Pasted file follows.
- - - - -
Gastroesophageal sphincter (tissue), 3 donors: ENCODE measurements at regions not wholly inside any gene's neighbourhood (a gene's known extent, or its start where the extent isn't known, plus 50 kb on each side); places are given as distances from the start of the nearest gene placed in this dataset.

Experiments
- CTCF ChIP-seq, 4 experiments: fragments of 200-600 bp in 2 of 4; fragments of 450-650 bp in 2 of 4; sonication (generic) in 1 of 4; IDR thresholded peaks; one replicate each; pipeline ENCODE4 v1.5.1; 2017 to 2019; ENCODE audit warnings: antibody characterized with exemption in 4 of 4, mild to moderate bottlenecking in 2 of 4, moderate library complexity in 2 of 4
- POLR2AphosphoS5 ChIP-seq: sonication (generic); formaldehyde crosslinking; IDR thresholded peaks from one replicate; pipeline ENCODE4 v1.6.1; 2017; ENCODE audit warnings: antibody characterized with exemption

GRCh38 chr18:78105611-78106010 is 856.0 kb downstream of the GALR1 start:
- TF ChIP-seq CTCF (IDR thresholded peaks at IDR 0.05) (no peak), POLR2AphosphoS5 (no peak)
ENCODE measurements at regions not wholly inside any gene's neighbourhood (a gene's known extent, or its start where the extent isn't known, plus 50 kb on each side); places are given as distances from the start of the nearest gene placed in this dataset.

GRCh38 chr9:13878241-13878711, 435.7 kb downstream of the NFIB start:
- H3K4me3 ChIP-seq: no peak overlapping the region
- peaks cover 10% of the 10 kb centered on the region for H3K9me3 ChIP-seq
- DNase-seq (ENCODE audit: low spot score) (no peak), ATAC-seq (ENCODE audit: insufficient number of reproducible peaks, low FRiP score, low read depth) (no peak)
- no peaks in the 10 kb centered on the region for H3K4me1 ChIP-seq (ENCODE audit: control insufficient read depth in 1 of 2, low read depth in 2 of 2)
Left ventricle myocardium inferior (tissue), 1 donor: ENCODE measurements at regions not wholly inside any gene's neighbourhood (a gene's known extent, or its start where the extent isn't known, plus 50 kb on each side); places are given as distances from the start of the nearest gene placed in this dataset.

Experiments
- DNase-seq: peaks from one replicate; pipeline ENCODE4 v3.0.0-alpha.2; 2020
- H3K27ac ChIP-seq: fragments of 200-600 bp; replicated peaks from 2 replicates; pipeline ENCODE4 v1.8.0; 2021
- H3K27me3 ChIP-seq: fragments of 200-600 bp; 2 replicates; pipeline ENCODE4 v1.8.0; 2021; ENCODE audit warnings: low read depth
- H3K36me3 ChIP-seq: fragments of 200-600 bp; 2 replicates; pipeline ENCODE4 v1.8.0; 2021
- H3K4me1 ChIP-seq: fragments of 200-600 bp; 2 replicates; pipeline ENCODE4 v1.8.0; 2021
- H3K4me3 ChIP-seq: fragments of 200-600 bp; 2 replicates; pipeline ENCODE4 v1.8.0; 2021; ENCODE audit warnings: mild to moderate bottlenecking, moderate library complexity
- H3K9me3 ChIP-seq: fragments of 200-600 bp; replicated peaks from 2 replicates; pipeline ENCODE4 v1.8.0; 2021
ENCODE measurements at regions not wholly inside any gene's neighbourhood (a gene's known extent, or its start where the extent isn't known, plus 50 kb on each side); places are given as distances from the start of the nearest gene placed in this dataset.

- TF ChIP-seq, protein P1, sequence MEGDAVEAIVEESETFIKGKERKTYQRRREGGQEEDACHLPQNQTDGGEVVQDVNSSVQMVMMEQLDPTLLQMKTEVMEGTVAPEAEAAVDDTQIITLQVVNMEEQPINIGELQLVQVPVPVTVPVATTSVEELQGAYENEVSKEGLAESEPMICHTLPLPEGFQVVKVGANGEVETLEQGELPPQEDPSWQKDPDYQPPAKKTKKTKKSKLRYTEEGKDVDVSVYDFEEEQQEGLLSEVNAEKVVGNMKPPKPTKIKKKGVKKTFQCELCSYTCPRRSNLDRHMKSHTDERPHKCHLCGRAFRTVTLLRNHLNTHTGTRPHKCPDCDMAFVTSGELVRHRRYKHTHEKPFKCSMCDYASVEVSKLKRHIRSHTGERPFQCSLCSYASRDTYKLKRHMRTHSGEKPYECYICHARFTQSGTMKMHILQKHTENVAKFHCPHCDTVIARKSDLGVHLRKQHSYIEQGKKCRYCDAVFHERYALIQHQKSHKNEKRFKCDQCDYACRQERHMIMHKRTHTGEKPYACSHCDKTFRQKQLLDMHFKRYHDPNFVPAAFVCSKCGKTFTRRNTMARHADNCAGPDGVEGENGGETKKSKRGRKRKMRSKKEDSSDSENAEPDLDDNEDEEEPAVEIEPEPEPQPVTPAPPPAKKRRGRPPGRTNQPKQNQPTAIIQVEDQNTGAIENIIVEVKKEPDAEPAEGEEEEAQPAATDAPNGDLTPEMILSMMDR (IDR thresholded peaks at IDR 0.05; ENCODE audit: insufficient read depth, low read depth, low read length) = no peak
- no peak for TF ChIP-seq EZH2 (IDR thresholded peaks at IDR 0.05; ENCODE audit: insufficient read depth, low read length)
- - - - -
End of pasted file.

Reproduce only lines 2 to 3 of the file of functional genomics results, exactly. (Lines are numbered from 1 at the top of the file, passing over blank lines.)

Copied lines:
Experiments
- CTCF ChIP-seq, 4 experiments: fragments of 200-600 bp in 2 of 4; fragments of 450-650 bp in 2 of 4; sonication (generic) in 1 of 4; IDR thresholded peaks; one replicate each; pipeline ENCODE4 v1.5.1; 2017 to 2019; ENCODE audit warnings: antibody characterized with exemption in 4 of 4, mild to moderate bottlenecking in 2 of 4, moderate library complexity in 2 of 4